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Saint Francis of Assisi, part of an altarpiece

Bartolomeo Vivarini

European Art

On View:
The Vivarini brothers, Bartolomeo and Antonio, were significant figures in Venetian painting of the second half of the fifteenth century. This image was part of a larger polyptych (or multi-panel work) whose other elements have not been identified. Active in the early thirteenth century, Saint Francis made a great contribution not only to the reform of monastic practice, but also to the evolving concept of Christianity as a force for compassion in human life. He is typically shown, as here, with the plain brown robe and bare feet of the mendicant (or almsseeking) friar. Here he also displays, on his hand, foot, and barely visible chest, the marks of the Stigmata, the five wounds of Christ on the Cross, which the saint was said to have received in a moment of mystic revelation.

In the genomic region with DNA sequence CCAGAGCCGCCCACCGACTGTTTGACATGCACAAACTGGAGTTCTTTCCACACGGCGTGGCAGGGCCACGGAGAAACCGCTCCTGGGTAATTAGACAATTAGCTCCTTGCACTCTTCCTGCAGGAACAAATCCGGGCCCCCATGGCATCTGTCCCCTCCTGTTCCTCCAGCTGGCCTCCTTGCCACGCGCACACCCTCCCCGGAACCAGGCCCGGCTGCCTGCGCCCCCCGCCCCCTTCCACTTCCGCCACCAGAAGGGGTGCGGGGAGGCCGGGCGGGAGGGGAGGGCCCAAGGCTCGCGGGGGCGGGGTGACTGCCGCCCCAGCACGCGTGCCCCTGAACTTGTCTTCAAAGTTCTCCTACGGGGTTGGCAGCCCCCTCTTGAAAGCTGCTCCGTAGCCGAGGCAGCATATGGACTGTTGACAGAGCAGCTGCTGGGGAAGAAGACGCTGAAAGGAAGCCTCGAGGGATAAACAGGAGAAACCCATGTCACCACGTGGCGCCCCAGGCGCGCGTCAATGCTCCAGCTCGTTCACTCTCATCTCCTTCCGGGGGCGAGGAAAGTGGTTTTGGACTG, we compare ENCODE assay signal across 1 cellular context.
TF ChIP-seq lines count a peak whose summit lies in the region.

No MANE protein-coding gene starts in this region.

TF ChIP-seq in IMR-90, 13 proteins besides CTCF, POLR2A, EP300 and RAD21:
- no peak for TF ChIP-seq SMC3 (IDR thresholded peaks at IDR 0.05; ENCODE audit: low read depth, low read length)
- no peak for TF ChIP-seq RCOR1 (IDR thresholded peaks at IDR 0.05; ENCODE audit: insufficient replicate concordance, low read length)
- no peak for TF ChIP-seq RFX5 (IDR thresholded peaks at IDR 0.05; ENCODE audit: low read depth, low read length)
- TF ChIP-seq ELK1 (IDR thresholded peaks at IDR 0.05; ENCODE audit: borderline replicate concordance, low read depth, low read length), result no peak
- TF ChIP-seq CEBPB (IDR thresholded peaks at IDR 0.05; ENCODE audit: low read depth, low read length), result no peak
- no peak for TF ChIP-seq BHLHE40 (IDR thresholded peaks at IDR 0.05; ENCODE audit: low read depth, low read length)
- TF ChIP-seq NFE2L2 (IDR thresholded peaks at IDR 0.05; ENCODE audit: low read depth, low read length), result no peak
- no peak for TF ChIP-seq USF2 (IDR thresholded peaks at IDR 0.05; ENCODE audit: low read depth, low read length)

MEDIUM Tempera and tooled gold on poplar panel
  • Place Made: Italy
  • DATES ca. 1460
    DIMENSIONS 51 3/8 × 15 1/2 in. (130.5 × 39.4 cm) frame: 58 × 22 1/2 × 4 in. (147.3 × 57.2 × 10.2 cm)  (show scale)
    COLLECTIONS European Art
    CREDIT LINE Gift of Frank L. Babbott
    MUSEUM LOCATION This item is not on view
    CAPTION Bartolomeo Vivarini (Italian, School of Venice, active 1450–1491). Saint Francis of Assisi, part of an altarpiece, ca. 1460. Tempera and tooled gold on poplar panel, 51 3/8 × 15 1/2 in. (130.5 × 39.4 cm). Brooklyn Museum, Gift of Frank L. Babbott, 25.56 (Photo: Brooklyn Museum, 25.56_print_bw.jpg)
    IMAGE overall, 25.56_print_bw.jpg. Brooklyn Museum photograph
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